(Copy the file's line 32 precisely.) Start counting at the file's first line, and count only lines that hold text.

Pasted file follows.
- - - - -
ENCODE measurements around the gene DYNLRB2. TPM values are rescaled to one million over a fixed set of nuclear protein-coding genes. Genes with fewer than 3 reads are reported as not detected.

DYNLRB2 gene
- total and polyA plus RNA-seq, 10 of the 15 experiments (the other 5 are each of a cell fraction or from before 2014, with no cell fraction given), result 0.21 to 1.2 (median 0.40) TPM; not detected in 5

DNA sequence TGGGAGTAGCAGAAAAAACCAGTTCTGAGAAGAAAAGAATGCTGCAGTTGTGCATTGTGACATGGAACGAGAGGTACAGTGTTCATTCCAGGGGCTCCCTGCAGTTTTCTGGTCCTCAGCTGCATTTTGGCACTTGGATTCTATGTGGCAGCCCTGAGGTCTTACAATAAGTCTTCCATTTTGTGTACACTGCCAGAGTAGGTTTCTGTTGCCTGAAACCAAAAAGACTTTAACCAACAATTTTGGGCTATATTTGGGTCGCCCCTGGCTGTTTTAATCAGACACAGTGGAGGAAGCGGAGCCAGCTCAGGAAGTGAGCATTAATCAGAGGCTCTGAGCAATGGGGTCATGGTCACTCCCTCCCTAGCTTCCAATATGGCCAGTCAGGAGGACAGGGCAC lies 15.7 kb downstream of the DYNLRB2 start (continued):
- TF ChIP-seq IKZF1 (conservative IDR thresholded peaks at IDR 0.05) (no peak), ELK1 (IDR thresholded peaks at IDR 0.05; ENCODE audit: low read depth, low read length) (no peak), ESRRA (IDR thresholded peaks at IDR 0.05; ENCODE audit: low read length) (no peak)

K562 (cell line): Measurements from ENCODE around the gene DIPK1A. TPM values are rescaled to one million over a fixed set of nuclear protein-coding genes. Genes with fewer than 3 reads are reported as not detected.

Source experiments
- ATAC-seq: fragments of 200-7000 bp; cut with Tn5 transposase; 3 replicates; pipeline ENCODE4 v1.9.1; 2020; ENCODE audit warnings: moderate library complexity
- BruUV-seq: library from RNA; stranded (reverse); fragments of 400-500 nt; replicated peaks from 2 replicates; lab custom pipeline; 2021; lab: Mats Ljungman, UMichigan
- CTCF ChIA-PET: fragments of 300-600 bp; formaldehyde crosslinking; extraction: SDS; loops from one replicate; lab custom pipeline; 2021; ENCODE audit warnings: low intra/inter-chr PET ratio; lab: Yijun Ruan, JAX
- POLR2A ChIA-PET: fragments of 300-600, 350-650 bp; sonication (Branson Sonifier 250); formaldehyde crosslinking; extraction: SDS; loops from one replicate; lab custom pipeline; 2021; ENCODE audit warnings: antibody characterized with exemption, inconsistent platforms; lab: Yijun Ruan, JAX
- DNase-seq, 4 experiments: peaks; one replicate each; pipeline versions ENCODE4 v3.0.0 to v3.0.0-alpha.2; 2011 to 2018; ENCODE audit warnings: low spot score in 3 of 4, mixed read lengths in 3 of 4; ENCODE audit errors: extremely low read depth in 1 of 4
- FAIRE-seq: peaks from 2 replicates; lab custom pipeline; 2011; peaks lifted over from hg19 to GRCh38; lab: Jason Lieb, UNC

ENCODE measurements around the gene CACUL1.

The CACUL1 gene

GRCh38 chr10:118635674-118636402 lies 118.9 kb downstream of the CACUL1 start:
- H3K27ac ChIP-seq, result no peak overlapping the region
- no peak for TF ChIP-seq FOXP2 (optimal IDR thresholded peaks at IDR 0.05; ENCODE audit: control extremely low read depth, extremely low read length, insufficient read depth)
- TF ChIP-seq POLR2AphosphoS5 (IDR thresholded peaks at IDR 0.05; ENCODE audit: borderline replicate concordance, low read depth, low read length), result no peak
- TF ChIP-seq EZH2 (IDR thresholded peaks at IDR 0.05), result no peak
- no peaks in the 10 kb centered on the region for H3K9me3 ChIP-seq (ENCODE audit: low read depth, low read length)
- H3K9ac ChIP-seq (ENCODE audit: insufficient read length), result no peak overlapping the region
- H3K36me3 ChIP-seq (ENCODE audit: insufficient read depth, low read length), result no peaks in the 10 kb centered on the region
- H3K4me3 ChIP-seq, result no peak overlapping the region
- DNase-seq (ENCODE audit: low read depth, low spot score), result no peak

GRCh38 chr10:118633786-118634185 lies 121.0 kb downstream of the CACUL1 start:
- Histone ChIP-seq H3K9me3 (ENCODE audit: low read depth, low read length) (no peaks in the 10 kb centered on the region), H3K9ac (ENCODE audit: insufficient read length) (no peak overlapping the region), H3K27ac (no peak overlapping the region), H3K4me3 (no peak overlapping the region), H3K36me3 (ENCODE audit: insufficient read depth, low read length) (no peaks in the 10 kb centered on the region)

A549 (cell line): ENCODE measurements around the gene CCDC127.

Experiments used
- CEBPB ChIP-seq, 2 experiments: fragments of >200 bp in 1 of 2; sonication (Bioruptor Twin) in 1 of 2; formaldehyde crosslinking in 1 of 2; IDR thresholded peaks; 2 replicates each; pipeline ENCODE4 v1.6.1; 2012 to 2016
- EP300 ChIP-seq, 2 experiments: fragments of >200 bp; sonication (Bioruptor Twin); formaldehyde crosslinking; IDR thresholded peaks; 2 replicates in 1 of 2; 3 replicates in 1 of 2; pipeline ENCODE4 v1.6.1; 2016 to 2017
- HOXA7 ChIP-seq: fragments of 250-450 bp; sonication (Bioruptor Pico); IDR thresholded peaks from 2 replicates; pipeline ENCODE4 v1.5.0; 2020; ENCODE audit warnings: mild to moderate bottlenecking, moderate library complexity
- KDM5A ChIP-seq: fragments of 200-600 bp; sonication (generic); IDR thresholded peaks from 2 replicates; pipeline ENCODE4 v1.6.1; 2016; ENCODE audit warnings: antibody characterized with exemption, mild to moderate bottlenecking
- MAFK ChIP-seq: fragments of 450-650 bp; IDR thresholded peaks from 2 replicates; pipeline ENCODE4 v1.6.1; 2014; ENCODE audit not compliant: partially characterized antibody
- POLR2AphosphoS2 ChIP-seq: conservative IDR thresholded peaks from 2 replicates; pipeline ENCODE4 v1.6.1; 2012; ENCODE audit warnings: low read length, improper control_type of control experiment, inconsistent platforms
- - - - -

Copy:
- HOXA7 ChIP-seq: fragments of 250-450 bp; sonication (Bioruptor Pico); IDR thresholded peaks from 2 replicates; pipeline ENCODE4 v1.5.0; 2020; ENCODE audit warnings: mild to moderate bottlenecking, moderate library complexity